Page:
WhenThen Kids App Design
The WhenThen Kids app replaces more than 40 books on brain development, psychology, parenting, happiness, and overall childhood development. It focuses on the skills and characteristics your child needs to grow up confident and resilient. Our team of UX & UI Designers have consulted hundreds of busy young parents to ensure the app interface is intuitive and concise.
The user interviews came up with three core suggestions that most of the target users are looking for:
- Concise content with minimal reading
- Fun to use mobile app
- Easy to use / intuitive layout
Our client wanted the app to resemble the style of the popular “Duolingo” (Duolingo is an app & website that teaches people language skills)
After meeting with the client, we were given a very comprehensive list of lesson categories which raised concern for how we could possibly format it all together in one easy-to-use application.
After interviewing dozens of potential clients, we compiled all the data into an affinity diagram:
Based on our many interviews and the above affinity diagram, our team came up with the following target user persona:
- Laura is 35 years of age.
- She’s an accountant / young professional.
- Currently, she is on mat leave.
- Her baby boy is nearly 6 months old.
- Uses her phone rather frequently & trying to cutdown to give more time to her baby.
Based on the research we compiled from the potential users, we found these features to be most important.
- Options to share parts of the content to social media
- Save your favourite lessons to the Bookmarks Tab
- Audiobook playback —enables busy parents to multi-task
- Searchable content
- Progress tracking with achievement milestones and medals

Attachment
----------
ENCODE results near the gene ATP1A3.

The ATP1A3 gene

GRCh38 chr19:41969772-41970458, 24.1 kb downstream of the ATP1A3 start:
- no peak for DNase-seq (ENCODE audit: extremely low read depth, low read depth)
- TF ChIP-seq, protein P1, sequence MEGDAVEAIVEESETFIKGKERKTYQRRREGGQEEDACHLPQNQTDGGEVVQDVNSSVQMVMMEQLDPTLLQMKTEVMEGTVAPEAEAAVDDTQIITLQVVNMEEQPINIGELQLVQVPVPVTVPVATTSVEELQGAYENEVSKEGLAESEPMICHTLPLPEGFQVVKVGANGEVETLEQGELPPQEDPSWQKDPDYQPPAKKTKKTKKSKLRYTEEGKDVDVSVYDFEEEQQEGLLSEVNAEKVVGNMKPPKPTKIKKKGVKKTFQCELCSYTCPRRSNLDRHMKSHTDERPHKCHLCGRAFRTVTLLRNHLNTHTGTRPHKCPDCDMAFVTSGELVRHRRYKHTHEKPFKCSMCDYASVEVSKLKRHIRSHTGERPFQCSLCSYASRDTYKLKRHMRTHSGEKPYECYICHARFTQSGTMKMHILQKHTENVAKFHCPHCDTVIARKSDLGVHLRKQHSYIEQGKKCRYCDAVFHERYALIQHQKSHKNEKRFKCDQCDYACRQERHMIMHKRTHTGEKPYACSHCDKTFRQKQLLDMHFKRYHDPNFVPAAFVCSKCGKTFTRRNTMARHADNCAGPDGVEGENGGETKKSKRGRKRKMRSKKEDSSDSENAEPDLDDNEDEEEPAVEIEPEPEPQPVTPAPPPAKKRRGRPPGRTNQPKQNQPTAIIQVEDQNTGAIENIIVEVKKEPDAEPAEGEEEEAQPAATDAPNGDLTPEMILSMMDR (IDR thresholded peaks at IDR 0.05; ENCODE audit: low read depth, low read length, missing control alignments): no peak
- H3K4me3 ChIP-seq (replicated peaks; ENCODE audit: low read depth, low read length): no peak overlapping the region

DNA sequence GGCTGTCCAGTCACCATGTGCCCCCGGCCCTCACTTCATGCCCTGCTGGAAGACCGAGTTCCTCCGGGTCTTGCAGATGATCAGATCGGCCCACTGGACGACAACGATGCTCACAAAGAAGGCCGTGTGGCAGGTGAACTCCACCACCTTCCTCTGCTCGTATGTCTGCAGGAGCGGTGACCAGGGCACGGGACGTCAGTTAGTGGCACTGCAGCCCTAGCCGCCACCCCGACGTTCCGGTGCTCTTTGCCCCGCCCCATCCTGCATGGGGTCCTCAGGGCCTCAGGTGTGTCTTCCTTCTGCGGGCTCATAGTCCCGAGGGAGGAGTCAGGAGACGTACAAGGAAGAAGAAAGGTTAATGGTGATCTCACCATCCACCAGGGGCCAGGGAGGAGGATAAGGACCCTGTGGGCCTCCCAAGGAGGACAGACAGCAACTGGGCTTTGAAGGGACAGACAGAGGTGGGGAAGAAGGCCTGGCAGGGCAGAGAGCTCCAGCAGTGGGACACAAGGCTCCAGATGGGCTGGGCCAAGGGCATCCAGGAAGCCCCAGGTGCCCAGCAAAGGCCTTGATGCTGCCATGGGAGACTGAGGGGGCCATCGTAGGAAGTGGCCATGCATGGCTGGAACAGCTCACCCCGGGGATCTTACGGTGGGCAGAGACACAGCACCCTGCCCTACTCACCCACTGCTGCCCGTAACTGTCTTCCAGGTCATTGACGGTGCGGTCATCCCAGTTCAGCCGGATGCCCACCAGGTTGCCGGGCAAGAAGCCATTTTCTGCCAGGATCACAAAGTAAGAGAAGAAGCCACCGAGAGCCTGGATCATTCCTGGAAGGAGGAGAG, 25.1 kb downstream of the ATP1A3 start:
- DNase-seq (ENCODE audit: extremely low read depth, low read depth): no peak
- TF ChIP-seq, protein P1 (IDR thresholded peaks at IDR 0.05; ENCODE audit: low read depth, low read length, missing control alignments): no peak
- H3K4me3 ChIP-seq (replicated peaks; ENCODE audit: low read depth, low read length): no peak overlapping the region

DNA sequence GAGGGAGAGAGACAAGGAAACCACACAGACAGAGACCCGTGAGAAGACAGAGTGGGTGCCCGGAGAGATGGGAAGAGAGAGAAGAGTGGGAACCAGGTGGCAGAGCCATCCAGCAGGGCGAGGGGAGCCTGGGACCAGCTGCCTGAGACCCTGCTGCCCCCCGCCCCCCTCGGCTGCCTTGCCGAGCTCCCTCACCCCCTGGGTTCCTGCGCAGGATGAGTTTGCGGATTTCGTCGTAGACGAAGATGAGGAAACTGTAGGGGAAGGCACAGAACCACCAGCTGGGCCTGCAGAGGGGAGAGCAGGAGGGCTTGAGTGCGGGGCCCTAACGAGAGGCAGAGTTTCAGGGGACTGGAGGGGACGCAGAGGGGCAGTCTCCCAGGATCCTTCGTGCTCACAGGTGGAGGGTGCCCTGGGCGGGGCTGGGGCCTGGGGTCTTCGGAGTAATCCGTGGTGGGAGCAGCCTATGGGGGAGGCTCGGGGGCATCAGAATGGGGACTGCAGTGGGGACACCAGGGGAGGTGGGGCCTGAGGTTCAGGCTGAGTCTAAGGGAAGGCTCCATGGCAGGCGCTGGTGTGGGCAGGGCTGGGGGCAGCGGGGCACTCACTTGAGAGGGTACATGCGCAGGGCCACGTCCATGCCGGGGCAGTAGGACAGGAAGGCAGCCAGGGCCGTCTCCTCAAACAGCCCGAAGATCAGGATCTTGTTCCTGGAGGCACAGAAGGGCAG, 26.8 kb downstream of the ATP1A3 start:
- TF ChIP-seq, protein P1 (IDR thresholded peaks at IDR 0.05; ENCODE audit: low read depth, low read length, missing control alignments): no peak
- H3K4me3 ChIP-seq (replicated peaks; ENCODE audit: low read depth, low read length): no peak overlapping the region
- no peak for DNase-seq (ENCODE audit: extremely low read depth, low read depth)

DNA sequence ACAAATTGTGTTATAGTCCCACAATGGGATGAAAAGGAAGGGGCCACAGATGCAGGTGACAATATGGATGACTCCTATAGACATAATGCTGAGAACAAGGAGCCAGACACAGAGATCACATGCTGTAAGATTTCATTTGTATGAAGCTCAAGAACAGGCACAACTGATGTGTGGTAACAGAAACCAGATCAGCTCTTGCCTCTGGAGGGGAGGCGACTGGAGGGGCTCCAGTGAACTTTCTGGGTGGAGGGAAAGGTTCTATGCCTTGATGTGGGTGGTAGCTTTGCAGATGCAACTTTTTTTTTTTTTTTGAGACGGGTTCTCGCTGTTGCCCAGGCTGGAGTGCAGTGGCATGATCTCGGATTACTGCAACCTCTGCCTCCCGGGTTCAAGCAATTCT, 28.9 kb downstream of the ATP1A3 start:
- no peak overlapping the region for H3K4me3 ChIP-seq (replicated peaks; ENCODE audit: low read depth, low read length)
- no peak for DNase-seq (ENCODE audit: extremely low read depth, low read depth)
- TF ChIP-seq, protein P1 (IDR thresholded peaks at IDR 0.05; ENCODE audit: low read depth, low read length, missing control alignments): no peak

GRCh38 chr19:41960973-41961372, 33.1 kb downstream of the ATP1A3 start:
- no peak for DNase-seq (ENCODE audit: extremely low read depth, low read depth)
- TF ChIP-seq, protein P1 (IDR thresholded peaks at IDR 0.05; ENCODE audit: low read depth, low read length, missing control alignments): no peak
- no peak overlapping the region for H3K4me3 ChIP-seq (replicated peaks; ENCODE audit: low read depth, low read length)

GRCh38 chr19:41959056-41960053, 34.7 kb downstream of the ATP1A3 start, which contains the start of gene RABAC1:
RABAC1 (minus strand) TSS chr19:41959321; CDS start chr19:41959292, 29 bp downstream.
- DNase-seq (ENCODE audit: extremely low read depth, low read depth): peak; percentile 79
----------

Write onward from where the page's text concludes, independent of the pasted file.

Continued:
- Reminders to return to the app and continue learning
- Progress bars to track lesson headway
We made the lessons shareable so that awareness of the app can spread virally and attract more clients. Based on the research there are many users that do not like to use social media — so they can save sections to their favourites so they can show their friends more easily. Audio playback enables the user to do other things while learning the material (ie. wash the dishes or cook). Also, we added Achievement Medals to increase user engagement and motivate them to return to the content. Every lesson title has a progress bar so that users can track where they are in the lesson plan. We’ve created app reminders and given the user the ability to customize their frequency so that users are reminded to continue studying at a time suitable to their schedule.
Our team began the designs with paper wireframes based on the above research and planning. Prior to user testing, there were a few problems.
- Navigating the huge list of categories confused our testers
- Users found the lessons uninteresting
- Too much tapping required to get to the material
After another user test we found that there were four major problems related to the progress bar and the users didn’t know they were clickable links. The audio playback icon we used led users to think clicking it would advance them to the next section or start a video. The share buttons and favourite buttons were hard to find. Also, the lesson drop down menu was not intuitive enough.
From the overall problems and testings. Our team created the final prototype to address each of the problems described above and satisfy the needs of the users.